One observation that could be suggested is that the process of heritage formation is borne by conflict, civil disobedience, strikes, revolution and political movements. Perhaps to find the heritage of the future we need to look for disquiet in the present. So we have examples of three ‘unrecognized’ communities and how these people harnessed heritage to become visible to either the authorities or general society.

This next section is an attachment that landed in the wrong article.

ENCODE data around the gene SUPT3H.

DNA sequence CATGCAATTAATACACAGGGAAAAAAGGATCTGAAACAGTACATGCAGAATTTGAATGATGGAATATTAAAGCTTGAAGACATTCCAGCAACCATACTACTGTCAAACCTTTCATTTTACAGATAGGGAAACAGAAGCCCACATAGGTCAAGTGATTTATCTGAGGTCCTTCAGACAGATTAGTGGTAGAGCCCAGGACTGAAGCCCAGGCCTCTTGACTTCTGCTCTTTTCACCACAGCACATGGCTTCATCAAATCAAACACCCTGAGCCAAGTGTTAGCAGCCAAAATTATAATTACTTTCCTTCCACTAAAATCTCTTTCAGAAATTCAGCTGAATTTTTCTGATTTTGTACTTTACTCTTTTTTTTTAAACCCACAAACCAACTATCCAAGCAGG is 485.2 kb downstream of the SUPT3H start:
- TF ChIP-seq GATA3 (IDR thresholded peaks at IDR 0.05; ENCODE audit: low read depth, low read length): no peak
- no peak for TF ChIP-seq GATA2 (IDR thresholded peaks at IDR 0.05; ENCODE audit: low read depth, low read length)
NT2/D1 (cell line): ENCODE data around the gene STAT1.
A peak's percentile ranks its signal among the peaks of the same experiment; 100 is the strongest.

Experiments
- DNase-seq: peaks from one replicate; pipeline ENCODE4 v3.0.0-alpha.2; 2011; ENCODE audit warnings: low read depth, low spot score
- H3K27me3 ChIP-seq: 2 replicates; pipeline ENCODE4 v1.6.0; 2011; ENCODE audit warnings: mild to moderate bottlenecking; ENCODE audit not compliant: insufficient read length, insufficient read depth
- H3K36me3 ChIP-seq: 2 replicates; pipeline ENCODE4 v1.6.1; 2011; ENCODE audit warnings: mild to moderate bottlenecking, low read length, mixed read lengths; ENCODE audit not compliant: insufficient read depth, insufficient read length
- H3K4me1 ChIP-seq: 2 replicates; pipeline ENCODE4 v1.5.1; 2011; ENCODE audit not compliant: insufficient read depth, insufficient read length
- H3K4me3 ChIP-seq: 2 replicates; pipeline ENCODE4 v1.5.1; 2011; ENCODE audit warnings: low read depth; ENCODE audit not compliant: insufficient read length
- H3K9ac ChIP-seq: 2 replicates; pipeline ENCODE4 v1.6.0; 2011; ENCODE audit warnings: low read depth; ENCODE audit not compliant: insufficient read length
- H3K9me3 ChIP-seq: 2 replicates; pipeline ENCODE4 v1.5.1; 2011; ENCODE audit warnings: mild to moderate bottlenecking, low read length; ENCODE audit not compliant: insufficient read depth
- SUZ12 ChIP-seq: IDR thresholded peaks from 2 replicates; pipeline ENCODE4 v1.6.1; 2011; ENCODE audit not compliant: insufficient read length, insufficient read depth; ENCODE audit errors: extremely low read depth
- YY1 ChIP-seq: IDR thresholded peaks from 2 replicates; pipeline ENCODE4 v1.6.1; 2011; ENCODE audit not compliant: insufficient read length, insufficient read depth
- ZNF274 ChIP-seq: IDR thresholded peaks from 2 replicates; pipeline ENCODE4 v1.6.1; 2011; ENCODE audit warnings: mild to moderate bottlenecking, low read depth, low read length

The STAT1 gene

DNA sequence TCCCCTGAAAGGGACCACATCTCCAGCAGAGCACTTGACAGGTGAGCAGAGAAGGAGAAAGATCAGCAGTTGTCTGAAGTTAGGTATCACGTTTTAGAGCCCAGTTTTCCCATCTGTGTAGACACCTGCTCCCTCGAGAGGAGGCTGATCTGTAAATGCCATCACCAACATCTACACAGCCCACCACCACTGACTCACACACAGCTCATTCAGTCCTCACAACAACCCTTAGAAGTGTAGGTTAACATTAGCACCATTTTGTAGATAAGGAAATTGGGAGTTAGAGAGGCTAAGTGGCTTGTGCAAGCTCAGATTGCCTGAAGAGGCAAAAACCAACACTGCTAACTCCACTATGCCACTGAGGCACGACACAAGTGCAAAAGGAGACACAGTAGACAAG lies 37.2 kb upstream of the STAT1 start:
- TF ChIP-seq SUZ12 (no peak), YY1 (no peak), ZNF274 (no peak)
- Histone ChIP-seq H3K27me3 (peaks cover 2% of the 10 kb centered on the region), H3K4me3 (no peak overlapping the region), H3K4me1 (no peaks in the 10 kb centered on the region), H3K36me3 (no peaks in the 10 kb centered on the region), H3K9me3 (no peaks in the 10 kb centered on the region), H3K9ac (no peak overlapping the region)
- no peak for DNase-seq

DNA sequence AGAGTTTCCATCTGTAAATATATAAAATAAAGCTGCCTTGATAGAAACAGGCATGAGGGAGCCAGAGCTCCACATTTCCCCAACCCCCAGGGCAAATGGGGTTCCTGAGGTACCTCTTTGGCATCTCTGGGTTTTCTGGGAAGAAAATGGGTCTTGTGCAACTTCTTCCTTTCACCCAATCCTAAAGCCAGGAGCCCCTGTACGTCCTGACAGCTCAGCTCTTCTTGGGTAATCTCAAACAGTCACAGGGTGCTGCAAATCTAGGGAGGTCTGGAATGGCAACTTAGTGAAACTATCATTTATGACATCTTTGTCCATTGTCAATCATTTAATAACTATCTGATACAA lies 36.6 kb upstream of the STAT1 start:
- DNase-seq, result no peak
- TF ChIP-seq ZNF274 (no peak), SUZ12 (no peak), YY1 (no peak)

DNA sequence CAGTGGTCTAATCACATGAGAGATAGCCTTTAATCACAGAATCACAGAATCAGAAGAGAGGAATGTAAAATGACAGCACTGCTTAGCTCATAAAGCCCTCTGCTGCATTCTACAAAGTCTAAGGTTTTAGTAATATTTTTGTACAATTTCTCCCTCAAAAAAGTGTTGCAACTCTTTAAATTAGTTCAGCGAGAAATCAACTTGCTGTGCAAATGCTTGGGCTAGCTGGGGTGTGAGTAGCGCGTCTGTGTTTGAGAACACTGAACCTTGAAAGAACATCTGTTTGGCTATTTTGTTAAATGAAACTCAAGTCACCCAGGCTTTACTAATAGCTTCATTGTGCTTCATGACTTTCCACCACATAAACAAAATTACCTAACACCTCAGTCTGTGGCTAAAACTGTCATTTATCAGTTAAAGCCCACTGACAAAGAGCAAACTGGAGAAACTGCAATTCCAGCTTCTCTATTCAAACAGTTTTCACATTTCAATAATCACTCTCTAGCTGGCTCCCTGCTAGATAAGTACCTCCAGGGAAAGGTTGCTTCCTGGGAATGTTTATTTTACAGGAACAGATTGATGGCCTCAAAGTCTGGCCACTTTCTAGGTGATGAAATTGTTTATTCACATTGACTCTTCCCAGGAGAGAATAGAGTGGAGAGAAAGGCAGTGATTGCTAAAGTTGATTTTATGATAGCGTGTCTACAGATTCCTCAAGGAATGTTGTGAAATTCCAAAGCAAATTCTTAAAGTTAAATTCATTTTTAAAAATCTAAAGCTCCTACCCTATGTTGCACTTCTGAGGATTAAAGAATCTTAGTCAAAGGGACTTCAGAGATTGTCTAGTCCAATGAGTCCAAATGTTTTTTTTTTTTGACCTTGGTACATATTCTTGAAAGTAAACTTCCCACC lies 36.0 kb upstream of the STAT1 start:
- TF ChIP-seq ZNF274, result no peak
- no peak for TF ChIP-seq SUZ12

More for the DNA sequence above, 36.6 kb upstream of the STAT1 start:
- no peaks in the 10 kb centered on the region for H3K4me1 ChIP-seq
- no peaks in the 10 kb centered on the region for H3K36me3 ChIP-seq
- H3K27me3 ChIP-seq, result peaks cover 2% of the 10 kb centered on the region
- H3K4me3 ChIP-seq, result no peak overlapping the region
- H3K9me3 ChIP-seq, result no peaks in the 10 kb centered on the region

The post-coal mining community of Overton and Wakefield, West Yorkshire, felt that there was mis-recognition, that they were underrepresented. Their story was not being told. The working mines were never going to return. So for regeneration and economic reasons the community government decided to re-develop the mine as a Heritage Museum, The National Coal Mining Museum at Caphouse Colliery in Yorkshire England. A significant aspect of the museum experience is the underground tour led by ex-miners. The community turned to heritage from which they developed self-esteem and recognition to acquire re-distribution of resources, which they achieved. The people of Brixton who were often treated with prejudice sought their ‘Right to the City’. The right to the city is an idea and a slogan that was first proposed by Henri Lefebvre in his 1968 book Le Droit à la ville. Lefebvre summarizes the idea as a “demand…for a transformed and renewed access to urban life”. So the initial cultural reaction to unrecognition were riots (an observation by the author is that the end of the Coal mining industry was also marked by conflict, perpetrated by the police against the miners), but subsequently the revolutionary culture of that period is now celebrated and admired. Cultural developments that lead directly back to the riots of ’81 include the Black Cultural Archives, Windrush Square and ‘First Child’ Sculpture which is a Soweto uprising memorial. The heritage is also in the nostalgia for the agitators and the civil unrest. And in Newhaven, The university workers union has joined forces with the city’s other two main unions to create a powerful voice of the people. This union of unions have broken-down spacial and racial barriers that were originally constructed by the actions of the university. They have created a political movement that seeks to address racial and economic divisions and they have acquired a degree of authority by being voted onto the local council. They have used this authority to re-instate a sacked college kitchen worker, Corey Menafee, an African-American dishwasher, who knocked out a stained-glass window-pane that showed black slaves harvesting cotton in the fields. As Corey related, he no longer wanted to be subjected to seeing the “racist, very degrading” image at his place of work. The union is also challenging the college over its name Calhoun College, in honour of its alumni, slaver John Colhoun.